No, I didn’t buy some weed from Tyrann Mathieu and share a joint with John Elway outside Mile High. If any trade made some sort of sense outside of the Cowboys, this might be it. As you already know, the Broncos are in win-now mode. They’re banking on bringing home the Lombardi before Manning hangs up his cleats and is put out to pasture. Why not couple the best quarterback in this NFL this season with the best running back in the modern history of the league? Well, probably because they’d be making over $110 million over the course of the next three seasons combined. Yeah, that’s not going to work.
Either way, here is what this deal could look like…
Potential Deal: Demaryius Thomas, Ronnie Hillman, Wesley Woodyard, first and second-round picks in 2014 and first-round pick in 2015.
While the trade scenarios I presented above were meant to be nothing more than tongue and cheek, it does make some sense that the Vikings would entertain trade offers for Peterson. Even at his best over the past season plus, they are nowhere near conference title contenders. Heck, the Vikings are closer to acquiring the No. 1 overall pick than they are of making the playoffs this season. Why let Peterson waste away on a non-contending team when said team has all the leverage in trade negotiations?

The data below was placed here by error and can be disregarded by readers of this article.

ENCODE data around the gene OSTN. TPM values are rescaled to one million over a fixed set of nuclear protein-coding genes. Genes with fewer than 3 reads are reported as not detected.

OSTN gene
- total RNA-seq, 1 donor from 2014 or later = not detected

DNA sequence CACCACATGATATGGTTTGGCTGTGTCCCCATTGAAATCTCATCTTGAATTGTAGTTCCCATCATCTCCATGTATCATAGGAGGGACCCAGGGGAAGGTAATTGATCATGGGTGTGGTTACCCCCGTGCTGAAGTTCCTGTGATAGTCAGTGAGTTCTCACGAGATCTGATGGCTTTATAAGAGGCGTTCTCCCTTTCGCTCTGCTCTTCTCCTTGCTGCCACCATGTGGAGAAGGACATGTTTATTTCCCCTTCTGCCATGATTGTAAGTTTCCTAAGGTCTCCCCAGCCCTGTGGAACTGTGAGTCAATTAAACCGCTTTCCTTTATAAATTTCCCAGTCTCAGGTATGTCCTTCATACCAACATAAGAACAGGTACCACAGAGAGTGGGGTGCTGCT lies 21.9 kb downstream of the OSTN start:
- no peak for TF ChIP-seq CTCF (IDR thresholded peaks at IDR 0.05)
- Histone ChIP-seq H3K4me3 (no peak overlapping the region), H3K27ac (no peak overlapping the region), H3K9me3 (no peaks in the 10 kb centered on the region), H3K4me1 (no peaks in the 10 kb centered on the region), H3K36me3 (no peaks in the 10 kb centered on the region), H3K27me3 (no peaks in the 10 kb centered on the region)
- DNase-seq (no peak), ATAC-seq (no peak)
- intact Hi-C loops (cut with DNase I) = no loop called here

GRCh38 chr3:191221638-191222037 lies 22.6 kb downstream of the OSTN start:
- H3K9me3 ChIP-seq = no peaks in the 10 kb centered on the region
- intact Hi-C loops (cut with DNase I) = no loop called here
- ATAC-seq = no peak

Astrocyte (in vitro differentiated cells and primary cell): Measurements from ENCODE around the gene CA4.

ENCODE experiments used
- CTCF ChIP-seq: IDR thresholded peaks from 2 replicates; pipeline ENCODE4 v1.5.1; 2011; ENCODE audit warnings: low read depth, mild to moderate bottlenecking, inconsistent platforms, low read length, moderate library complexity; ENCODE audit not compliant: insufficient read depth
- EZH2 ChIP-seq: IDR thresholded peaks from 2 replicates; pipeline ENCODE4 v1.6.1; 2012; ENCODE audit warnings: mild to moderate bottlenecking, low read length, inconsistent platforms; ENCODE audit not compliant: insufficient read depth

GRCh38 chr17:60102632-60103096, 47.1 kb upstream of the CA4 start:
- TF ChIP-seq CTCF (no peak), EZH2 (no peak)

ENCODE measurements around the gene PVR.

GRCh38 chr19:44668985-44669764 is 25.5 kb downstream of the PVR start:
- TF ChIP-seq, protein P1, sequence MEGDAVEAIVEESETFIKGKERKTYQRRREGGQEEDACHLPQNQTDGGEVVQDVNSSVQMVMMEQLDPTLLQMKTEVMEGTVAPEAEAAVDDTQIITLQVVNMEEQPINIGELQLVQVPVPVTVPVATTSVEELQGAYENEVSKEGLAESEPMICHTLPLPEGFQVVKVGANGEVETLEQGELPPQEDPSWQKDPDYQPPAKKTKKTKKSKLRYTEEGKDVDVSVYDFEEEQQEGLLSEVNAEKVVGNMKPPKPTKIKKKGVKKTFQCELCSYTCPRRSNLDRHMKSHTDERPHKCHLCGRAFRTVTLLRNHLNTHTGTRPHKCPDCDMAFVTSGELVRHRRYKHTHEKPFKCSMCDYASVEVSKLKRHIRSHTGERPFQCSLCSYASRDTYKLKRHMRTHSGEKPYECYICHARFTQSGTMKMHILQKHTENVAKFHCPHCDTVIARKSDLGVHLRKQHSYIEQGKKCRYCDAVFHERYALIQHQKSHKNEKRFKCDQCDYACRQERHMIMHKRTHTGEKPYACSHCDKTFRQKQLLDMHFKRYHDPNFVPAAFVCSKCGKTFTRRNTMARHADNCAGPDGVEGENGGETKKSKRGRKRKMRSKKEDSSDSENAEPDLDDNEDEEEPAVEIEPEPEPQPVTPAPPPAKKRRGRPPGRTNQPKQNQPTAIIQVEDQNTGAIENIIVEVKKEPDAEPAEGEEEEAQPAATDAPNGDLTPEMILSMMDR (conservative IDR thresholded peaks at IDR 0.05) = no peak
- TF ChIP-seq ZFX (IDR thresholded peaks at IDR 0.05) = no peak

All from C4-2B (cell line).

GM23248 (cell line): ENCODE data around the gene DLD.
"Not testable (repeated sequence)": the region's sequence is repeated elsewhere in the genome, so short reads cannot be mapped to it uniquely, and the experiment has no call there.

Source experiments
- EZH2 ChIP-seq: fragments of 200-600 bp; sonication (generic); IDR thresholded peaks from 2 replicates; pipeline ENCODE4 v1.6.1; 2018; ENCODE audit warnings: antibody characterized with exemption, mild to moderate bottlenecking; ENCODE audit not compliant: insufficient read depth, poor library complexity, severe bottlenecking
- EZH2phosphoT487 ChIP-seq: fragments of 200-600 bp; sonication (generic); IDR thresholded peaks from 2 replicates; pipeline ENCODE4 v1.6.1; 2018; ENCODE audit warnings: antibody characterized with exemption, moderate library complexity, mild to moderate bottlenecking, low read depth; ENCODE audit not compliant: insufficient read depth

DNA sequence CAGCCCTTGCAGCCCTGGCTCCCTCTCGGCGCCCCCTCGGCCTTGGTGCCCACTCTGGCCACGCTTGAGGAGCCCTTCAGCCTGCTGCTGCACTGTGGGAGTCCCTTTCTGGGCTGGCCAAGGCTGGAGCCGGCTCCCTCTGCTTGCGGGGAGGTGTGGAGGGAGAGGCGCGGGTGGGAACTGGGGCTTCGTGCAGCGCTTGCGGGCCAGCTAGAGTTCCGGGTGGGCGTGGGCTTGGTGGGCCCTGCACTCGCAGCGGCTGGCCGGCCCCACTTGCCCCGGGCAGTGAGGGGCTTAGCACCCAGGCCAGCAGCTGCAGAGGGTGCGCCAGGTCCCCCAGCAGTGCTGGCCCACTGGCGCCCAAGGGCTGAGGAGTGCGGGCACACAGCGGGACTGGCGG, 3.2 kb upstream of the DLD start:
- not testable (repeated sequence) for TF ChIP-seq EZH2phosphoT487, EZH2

Even if a trade doesn’t go down prior to next Tuesday, which is a likely scenario, the rumor mill will continued to bring up AP trade scenarios. It will continue into the 2014 offseason and beyond. The only way that Minnesota quiets them is by adding a ton of pieces (mainly a quarterback) to the roster in order to make Peterson’s golden years a tad more competitive. Until then, gossip away.
Vincent is the head sports editor at eDraft, co-host of eDraft Sports Radio (which airs every Tuesday and Thursday from 3-6 p.m. ET) and a fantasy writer for Pro Football Focus. He’s also the news director at PFC and co-host of Football Debate Central with Ryan Riddle every Tuesday on both PFC and 91.2 FM WVUD in Delaware and New Jersey. He’s also a former league-wide featured columnist at Bleacher Report and a contributor at Yahoo!